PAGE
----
What It Means When You Get ‘SSSS’ on Your Boarding Pass
Recently, a friend of mine tried to print his boarding pass for a return trip home from San Francisco and had some issues. No matter how many times he reloaded Delta’s site or tried checking in on his phone, he kept getting a message that he wouldn’t be able to print his boarding pass. At the time we attributed it to a weird fluke, but when he arrived at the airport he found out why: He’d been selected for a Secondary Security Screening. That’s why his boarding pass wasn’t able to be printed, and when he actually got it the pass was emblazoned with an “SSSS” across it.
SSSS stands for Secondary Security Screening Selection or Secondary Security Screening Selectee. When you’re picked for this, you won’t be able to print your boarding pass out at home or from one of the kiosks at the airport. Instead, you’ll have to get your pass from the desk where they’ll likely ask you some questions about your travel plans in addition to checking out your ID.
There are a ton of different reasons why you can end up with an SSSS. My friend happens to be a travel writer, so he makes a number of trips that could probably be characterized as “unusual.” We’re guessing that’s what scored him the honor this time. There’s no official explanation of what gets you on the list, but some ideas are last-minute flights, international one-way fares, paying for a flight in cash, and travel that originates in a “high-risk country.” It could also happen randomly, and will definitely happen if you’re on a watch list.
If you have an SSSS, when you get to the front of the TSA line, that machine the agency typically scans your pass with will beep and they’ll let you know you’ve been randomly selected for additional screening. Some frequent SSSS selectees even suggest just walking to the Priority lane at security and letting them know rather than waiting in the general security line only to be pulled out when you reach the front.
From there, you’ll often get taken to your own security line where you’ll essentially end up going through the whole gamut of security screenings. Based on internet accounts, the experience can vary a bit, but you’re likely to have to go through the metal detector and body scanner, sometimes twice, as well as receive a full body pat-down. Your carry-on bags are going to be very carefully gone through by security and wiped down for explosive residue. You’ll also need to power on all your electronics, so make sure they’re charged.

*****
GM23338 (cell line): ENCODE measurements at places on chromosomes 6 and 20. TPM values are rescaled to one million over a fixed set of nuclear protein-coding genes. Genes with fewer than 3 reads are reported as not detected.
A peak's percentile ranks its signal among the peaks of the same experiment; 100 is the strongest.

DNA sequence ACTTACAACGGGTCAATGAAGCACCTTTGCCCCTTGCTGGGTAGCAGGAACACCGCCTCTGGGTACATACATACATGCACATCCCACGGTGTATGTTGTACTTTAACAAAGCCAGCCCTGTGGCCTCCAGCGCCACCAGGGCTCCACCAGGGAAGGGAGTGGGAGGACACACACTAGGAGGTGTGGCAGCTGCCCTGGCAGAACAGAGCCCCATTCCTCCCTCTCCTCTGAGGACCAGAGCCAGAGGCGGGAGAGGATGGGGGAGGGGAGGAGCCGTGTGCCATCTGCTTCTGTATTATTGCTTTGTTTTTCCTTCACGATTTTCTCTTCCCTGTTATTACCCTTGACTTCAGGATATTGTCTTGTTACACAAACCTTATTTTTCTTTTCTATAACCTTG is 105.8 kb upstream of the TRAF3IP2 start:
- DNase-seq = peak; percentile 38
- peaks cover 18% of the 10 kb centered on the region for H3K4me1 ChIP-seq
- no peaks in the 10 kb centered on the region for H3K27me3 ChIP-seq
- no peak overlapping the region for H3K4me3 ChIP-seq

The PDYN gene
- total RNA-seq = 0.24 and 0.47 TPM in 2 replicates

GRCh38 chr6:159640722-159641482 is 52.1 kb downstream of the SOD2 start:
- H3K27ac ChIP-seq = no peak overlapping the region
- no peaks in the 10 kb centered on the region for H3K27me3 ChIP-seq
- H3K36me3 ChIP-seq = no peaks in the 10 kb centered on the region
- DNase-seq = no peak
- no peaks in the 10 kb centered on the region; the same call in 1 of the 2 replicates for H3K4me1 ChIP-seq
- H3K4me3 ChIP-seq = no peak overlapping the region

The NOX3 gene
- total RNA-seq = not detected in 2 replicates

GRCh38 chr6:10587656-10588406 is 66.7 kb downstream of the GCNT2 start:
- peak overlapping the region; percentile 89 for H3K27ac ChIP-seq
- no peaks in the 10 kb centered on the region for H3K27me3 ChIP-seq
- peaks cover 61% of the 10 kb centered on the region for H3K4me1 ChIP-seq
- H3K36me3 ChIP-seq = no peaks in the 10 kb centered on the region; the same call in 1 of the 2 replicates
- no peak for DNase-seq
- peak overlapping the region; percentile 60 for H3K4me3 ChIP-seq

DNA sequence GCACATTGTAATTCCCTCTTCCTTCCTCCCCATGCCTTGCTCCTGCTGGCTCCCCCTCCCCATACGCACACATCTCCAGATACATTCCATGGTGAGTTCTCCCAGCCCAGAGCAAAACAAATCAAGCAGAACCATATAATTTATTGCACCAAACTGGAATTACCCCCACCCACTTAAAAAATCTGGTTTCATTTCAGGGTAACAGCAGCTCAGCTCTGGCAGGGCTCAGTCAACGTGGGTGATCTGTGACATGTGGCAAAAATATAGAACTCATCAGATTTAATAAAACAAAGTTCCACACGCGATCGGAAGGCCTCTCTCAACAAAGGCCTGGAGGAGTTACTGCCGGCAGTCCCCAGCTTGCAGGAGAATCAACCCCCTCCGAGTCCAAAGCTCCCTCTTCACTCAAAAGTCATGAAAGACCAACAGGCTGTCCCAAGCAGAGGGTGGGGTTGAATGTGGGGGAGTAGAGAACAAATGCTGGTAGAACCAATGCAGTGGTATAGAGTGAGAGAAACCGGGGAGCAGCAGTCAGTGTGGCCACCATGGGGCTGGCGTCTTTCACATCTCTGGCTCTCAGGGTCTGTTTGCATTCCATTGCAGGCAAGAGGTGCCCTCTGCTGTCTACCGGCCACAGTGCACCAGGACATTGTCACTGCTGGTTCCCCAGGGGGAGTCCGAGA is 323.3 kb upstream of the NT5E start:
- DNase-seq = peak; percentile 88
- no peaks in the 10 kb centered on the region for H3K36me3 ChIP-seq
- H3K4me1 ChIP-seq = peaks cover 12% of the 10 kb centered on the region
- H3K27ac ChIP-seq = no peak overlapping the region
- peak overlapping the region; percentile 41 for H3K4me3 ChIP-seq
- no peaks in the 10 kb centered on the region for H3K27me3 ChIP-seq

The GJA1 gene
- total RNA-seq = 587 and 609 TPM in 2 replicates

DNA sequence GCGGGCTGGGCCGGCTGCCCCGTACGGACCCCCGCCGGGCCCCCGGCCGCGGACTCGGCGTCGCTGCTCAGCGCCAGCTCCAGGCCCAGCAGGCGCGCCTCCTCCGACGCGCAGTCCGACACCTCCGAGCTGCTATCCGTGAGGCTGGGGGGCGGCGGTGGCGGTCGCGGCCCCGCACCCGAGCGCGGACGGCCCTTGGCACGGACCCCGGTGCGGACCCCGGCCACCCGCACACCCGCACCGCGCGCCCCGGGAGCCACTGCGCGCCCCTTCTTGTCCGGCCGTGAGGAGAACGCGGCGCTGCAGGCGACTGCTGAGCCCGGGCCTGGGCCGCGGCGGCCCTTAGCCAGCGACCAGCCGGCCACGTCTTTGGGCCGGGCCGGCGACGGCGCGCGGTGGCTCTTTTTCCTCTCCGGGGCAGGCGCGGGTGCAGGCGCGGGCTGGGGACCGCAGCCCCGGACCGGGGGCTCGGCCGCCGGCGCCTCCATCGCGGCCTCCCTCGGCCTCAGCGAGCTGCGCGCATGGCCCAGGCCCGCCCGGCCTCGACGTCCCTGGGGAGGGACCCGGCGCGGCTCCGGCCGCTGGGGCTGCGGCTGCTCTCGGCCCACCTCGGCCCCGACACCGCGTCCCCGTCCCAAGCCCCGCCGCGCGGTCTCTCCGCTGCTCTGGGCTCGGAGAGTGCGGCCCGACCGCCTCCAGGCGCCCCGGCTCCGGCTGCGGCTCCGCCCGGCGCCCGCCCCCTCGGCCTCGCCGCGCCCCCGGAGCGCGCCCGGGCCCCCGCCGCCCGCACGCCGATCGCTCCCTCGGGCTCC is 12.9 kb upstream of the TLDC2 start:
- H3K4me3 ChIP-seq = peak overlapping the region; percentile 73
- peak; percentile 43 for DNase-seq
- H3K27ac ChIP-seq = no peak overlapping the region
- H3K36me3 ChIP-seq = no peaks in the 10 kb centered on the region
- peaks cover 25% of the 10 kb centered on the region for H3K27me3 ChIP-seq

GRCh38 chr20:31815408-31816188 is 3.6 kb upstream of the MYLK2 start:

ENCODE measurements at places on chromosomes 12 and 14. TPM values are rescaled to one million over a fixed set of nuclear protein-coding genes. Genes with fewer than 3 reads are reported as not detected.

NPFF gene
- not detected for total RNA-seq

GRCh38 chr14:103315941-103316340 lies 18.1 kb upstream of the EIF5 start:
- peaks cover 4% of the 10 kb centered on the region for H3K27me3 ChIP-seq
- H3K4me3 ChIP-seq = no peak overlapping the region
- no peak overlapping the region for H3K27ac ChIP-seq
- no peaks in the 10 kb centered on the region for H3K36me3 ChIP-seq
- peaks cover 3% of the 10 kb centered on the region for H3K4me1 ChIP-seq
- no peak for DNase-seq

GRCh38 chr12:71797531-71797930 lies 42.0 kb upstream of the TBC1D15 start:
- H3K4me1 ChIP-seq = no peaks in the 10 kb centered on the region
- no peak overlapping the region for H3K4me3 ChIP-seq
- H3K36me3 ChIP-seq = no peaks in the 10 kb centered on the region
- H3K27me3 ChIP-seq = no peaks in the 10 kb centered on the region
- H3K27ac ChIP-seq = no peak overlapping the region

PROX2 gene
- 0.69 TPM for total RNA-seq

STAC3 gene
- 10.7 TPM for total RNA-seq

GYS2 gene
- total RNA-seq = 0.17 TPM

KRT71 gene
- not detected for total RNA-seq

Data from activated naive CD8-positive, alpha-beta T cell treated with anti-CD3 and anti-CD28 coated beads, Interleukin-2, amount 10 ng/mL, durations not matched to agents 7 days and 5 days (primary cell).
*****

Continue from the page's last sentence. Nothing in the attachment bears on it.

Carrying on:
When it’s all said and done, the TSA agent will fill out a form and then stamp your paper boarding pass saying you’re all good. When you get to the gate to board your plane, that alarm is going to sound again, and the gate agent will make sure you’ve got the right stamp and signature on your pass before letting you get on board.
The whole experience can take between 10-30 minutes, so if you do end up not being able to print your boarding pass at home, you’ll want to make sure you get to the airport extra early for your flight. It also (obviously) benefits you to pack lightly, and let everyone else in your party go through security without you (otherwise they might end up involved in this whole process as well).
It’s not out of the ordinary for everyone to get this every now and then. If you find it happening often, then you should try applying for a redress number. That process is specifically for travelers that are repeatedly selected for additional screening, indicating they may accidentally be on a watch list, that want to have their file corrected with the Department of Homeland Security.